An F-22 hurtles through the sky at an air show. Struggles over the F-22 and other programs contributed to the downfall of Wynne and Moseley. (USAF photo by TSgt. Justin D. Pyle)


Wynne maintains that the nation “should sustain its air dominance into the future and should not erode a strategic margin.” Allowing the nation’s edge to go dull could place the United States in the undesirable position of having to fight wars not of its choice, he says.

Pentagon officials, with Gates cheering them on, were pressing the Air Force to commit more of its investment effort and resources to the current wars, especially in the realm of overhead intelligence-surveillance-reconnaissance capability, where Gates allegedly believes that the Air Force wasn’t doing enough.

“There were a lot of people who thought that the Air Force was simply distracted by the look to the future,” Wynne says. Gates, in fact, coined the phrase “next-war-itis” to disparagingly refer to an obsession with the future at the cost of the present.

Wynne, for his part, says the Air Force was doing all it could to support the current fight, including surging UAVs to the combat theater and training new unmanned aircraft operators as quickly as possible, In fact, he says, his concern was and remains that OSD may be leaning too heavily toward the current fight at the expense of tomorrow.

That, he says, is “where we parted in strategic philosophy.” He noted, “I worry that that, if taken to the limit, would result in America losing its strategic margin relative to the bad guys,” a condition that could eventually cascade into military weakness that could threaten the nation’s survival, Wynne says.

Looking ahead, Wynne thinks the service’s new leaders—Schwartz and Donley—need to continue pressing for an additional $20 billion on average annually for recapitalization and modernization, push for more F-22s, resist the joint basing plan, advocate USAF leadership in the cyber realm, and continue research in alternative fuels and sources of energy.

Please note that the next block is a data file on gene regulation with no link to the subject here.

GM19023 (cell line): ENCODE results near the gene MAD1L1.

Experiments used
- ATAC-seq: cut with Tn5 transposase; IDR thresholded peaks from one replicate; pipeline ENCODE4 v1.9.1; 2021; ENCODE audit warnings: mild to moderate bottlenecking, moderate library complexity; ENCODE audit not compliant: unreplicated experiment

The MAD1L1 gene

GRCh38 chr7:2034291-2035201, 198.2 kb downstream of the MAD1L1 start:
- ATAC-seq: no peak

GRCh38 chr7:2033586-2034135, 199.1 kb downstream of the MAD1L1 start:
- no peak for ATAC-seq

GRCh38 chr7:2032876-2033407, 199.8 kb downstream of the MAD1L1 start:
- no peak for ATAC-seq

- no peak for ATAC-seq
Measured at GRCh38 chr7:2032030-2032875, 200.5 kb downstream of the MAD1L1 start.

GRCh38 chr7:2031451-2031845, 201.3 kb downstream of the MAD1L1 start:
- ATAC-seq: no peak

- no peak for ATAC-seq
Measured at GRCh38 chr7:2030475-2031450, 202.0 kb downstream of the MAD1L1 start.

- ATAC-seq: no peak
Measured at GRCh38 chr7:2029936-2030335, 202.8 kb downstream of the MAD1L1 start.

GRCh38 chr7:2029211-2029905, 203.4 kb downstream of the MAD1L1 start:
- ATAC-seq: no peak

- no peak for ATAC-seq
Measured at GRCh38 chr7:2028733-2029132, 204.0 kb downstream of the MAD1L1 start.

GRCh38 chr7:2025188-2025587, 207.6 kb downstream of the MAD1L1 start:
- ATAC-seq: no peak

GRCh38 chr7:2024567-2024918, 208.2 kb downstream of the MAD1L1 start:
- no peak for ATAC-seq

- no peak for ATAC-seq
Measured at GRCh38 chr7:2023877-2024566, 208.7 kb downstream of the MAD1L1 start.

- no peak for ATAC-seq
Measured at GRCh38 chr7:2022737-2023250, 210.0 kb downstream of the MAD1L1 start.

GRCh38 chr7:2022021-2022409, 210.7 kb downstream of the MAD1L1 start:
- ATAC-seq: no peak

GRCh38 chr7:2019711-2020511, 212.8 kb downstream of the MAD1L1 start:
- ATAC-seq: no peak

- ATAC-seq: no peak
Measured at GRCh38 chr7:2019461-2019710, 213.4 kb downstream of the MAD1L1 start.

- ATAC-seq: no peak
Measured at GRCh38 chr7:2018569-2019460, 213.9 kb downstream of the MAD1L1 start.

The leadership, Wynne said, should also voice how imperative it is to maintain a “strategic margin” over potential adversaries and ensure that the nation is capable of fighting wars of its choice.

In the case of joint basing, Wynne says he favored agreements at the local levels with the base tenants rather than outright transfers of total obligation authority for Air Force assets such as Hickam AFB, Hawaii, and Andersen AFB, Guam, to the Navy, as is planned.

“The Air Force has a very different concept of operations,” he says. Placing Air Force bases under another service’s control could impact airmen’s ability to execute the mission at those installations, he says. “I’d probably get fired again over my objection to the way the joint basing is happening.”

Improvements to USAF’s nuclear stewardship—which the Air Force has acknowledged are in need—will require the military and government as a whole to pay more attention to the issue. Wynne emphatically includes the Department of Energy in that “on-the-hook” list. As far as the Air Force’s stewardship is concerned, Wynne says, the key is to “take every opportunity” to train as you fight. “That’s the best way” to improve.

Wynne argues that the Air Force’s future hinges on the quality of its airmen, and the service, accordingly, needs to keep promoting its airmen and enriching their educations.

It is an irony, says Wynne, that the departure of Moseley and himself produced an unintended benefit. Possibly to soothe Air Force anger and uncertainty, Gates quickly halted a planned drawdown of active duty end strength to 316,000, choosing to let it settle in at around 330,000—close to what it is today. That was a goal of Wynne’s, so in essence, the Air Force won that battle, too.

As Wynne sees it, the nation’s airmen will continue to function as the nation’s “strategic shield” and its swift sword, holding targets at risk around the world. The nation has come to expect nothing less. “They better be ready to execute on that,” Wynne notes.